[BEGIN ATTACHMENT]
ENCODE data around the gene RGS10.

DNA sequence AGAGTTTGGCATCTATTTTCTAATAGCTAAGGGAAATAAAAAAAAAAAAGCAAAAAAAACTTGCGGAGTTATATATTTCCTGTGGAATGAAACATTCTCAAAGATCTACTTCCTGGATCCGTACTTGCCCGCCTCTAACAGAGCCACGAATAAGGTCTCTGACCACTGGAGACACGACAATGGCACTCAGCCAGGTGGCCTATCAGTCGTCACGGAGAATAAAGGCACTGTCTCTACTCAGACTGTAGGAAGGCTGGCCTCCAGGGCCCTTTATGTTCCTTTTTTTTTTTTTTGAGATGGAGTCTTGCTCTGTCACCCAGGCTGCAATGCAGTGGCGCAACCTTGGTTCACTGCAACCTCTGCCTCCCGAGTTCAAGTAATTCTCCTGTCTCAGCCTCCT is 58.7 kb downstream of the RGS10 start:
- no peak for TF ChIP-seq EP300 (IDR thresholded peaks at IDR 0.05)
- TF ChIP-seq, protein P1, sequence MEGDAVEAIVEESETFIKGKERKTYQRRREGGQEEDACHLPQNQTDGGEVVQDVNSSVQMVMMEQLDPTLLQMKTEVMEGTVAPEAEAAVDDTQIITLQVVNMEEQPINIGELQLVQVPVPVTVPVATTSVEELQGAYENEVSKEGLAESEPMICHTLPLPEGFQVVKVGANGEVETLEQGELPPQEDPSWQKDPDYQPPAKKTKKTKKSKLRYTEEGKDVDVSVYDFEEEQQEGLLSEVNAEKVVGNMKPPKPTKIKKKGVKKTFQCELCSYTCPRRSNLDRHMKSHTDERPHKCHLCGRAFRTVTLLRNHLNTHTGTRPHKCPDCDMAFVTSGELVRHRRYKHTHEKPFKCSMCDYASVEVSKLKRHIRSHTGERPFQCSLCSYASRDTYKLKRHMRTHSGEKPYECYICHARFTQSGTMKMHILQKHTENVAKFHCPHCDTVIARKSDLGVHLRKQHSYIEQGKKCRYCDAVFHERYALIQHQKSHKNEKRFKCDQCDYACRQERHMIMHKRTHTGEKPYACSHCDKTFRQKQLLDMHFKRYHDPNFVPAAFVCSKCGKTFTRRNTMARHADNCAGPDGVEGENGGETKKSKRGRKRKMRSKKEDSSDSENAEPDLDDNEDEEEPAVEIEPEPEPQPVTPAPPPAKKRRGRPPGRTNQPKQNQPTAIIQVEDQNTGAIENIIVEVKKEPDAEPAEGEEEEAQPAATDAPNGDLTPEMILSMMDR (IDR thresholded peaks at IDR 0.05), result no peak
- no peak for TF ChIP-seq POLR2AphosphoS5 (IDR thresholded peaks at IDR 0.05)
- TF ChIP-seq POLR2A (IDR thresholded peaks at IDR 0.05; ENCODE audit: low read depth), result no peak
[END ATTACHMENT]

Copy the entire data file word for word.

ENCODE data around the gene RGS10.

DNA sequence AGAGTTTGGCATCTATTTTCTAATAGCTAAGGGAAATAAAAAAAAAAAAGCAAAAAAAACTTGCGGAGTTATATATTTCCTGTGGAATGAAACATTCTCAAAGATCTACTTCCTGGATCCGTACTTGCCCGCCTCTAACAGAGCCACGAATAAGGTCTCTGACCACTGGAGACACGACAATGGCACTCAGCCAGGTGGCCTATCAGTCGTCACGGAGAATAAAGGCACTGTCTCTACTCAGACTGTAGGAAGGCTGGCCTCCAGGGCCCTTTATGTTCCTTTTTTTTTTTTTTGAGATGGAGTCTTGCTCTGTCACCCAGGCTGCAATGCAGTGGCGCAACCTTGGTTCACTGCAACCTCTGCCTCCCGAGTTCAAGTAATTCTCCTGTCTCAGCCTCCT is 58.7 kb downstream of the RGS10 start:
- no peak for TF ChIP-seq EP300 (IDR thresholded peaks at IDR 0.05)
- TF ChIP-seq, protein P1, sequence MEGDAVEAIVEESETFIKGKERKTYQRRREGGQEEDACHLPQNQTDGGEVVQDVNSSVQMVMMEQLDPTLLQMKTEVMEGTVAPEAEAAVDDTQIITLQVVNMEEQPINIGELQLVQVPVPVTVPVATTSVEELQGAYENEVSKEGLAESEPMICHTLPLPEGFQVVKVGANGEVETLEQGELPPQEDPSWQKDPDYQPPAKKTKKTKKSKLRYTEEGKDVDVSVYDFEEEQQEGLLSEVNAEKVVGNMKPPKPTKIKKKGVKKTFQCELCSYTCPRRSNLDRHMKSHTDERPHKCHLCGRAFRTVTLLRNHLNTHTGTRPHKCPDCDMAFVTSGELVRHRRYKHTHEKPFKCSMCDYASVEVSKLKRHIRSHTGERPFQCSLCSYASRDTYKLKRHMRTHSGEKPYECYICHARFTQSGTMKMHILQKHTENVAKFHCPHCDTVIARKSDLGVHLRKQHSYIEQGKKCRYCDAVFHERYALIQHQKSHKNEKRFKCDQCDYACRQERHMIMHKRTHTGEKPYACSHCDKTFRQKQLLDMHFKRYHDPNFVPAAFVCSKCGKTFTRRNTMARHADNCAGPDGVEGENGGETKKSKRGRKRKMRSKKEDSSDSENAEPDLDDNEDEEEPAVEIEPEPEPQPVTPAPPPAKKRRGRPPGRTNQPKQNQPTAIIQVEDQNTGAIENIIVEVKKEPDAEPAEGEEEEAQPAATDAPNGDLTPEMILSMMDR (IDR thresholded peaks at IDR 0.05), result no peak
- no peak for TF ChIP-seq POLR2AphosphoS5 (IDR thresholded peaks at IDR 0.05)
- TF ChIP-seq POLR2A (IDR thresholded peaks at IDR 0.05; ENCODE audit: low read depth), result no peak